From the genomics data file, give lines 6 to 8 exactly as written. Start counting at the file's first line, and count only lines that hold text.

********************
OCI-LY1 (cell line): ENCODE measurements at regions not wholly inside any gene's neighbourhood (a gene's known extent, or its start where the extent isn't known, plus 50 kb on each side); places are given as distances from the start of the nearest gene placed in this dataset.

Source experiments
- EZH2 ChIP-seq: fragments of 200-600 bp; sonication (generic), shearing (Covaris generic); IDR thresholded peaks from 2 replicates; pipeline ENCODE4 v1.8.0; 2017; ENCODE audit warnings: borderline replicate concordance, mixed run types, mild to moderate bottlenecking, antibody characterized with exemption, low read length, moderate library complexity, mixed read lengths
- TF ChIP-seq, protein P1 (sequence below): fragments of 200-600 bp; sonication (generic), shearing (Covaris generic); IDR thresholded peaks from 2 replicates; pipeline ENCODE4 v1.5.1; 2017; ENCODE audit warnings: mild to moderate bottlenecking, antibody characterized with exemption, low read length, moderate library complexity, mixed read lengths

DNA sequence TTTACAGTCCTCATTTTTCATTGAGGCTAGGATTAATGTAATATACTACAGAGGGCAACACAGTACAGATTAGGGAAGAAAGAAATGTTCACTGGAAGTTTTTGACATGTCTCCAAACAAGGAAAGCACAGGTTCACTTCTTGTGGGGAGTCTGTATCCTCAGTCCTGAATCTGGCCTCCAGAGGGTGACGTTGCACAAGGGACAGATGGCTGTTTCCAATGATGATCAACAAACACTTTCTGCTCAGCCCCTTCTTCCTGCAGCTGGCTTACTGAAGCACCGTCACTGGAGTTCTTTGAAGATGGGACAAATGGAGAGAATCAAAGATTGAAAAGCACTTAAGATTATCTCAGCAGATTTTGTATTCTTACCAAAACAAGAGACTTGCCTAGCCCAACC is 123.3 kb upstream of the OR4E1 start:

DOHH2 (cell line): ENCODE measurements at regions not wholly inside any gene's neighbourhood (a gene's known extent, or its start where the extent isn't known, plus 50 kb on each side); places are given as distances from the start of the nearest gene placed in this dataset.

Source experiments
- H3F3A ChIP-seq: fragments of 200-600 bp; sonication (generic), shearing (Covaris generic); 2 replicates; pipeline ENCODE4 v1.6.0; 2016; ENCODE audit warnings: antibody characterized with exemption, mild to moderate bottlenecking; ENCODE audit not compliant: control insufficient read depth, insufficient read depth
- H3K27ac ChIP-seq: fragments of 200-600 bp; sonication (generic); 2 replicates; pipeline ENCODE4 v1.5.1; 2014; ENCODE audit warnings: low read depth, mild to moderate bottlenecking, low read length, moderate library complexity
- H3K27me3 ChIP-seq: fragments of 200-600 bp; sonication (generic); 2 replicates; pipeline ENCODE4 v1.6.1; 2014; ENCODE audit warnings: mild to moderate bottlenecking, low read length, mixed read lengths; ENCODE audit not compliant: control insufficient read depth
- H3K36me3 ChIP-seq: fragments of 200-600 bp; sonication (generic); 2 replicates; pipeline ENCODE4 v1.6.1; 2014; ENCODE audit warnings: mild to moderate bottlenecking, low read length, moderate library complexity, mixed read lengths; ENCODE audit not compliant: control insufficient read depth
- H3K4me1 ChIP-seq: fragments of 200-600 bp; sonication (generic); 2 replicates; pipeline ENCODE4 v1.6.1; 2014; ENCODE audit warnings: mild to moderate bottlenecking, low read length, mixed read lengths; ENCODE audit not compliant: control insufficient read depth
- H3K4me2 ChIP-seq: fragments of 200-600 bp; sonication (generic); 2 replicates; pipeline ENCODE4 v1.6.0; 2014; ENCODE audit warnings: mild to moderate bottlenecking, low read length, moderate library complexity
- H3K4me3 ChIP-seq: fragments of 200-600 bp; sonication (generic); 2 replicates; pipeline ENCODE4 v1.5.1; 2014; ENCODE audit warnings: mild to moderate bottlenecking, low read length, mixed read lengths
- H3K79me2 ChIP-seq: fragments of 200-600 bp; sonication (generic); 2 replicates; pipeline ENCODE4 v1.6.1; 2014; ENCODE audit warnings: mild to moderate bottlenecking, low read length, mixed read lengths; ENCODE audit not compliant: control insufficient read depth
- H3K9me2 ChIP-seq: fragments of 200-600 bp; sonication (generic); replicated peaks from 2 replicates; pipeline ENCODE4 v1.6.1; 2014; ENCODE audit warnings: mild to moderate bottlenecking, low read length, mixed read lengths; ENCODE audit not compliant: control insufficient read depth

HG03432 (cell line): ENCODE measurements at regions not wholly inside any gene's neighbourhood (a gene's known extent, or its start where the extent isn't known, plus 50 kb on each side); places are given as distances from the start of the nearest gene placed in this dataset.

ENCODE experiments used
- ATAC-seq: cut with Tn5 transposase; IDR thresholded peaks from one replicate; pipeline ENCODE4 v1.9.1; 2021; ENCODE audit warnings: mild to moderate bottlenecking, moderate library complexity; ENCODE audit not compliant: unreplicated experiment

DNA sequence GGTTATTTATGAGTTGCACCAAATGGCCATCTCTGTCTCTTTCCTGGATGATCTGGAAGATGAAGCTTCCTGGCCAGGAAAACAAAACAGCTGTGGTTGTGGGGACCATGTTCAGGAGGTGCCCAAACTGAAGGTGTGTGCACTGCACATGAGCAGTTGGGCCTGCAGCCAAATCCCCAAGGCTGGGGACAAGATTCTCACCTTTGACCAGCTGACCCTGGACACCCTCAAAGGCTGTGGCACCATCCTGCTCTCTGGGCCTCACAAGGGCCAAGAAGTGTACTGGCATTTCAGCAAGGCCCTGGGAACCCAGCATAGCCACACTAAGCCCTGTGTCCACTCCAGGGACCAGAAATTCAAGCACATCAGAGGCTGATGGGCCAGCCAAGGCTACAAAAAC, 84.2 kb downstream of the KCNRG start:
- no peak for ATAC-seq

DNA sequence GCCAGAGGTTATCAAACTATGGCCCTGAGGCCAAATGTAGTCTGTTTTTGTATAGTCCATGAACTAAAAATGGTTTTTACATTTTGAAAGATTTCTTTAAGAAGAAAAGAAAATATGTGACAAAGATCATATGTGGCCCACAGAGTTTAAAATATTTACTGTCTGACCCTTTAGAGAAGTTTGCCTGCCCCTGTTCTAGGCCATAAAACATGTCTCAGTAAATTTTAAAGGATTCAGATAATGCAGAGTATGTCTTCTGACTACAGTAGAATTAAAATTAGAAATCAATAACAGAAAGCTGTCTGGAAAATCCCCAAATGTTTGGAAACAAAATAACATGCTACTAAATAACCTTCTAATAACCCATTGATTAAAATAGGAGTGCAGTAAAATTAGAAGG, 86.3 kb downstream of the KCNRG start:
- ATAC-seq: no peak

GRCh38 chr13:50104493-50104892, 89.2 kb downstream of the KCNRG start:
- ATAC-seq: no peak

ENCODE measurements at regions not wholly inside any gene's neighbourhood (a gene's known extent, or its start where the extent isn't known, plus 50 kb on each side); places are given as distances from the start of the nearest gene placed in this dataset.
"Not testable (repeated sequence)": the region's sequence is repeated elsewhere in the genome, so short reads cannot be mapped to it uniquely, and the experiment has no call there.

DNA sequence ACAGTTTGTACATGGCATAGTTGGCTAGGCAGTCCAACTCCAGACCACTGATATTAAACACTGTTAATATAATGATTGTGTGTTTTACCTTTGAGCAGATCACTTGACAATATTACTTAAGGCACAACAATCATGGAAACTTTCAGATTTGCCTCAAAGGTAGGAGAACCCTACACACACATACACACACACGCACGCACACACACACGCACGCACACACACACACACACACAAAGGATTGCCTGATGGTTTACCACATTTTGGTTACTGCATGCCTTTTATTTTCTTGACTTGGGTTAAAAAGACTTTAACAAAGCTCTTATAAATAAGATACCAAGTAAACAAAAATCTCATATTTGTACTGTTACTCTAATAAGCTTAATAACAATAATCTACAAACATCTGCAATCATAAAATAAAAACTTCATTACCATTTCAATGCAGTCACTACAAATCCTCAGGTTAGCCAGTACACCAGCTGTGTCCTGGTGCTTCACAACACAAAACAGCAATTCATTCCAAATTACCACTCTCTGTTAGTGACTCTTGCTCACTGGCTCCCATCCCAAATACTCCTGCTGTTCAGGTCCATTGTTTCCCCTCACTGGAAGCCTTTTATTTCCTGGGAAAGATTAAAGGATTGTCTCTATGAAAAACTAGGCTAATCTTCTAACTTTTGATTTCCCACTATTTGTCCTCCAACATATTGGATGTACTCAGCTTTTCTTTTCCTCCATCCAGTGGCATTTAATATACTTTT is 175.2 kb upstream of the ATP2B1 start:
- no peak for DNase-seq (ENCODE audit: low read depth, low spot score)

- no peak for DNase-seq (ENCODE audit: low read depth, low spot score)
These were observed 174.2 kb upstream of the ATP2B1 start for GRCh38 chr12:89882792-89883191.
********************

DOHH2 (cell line): ENCODE measurements at regions not wholly inside any gene's neighbourhood (a gene's known extent, or its start where the extent isn't known, plus 50 kb on each side); places are given as distances from the start of the nearest gene placed in this dataset.

Source experiments
- H3F3A ChIP-seq: fragments of 200-600 bp; sonication (generic), shearing (Covaris generic); 2 replicates; pipeline ENCODE4 v1.6.0; 2016; ENCODE audit warnings: antibody characterized with exemption, mild to moderate bottlenecking; ENCODE audit not compliant: control insufficient read depth, insufficient read depth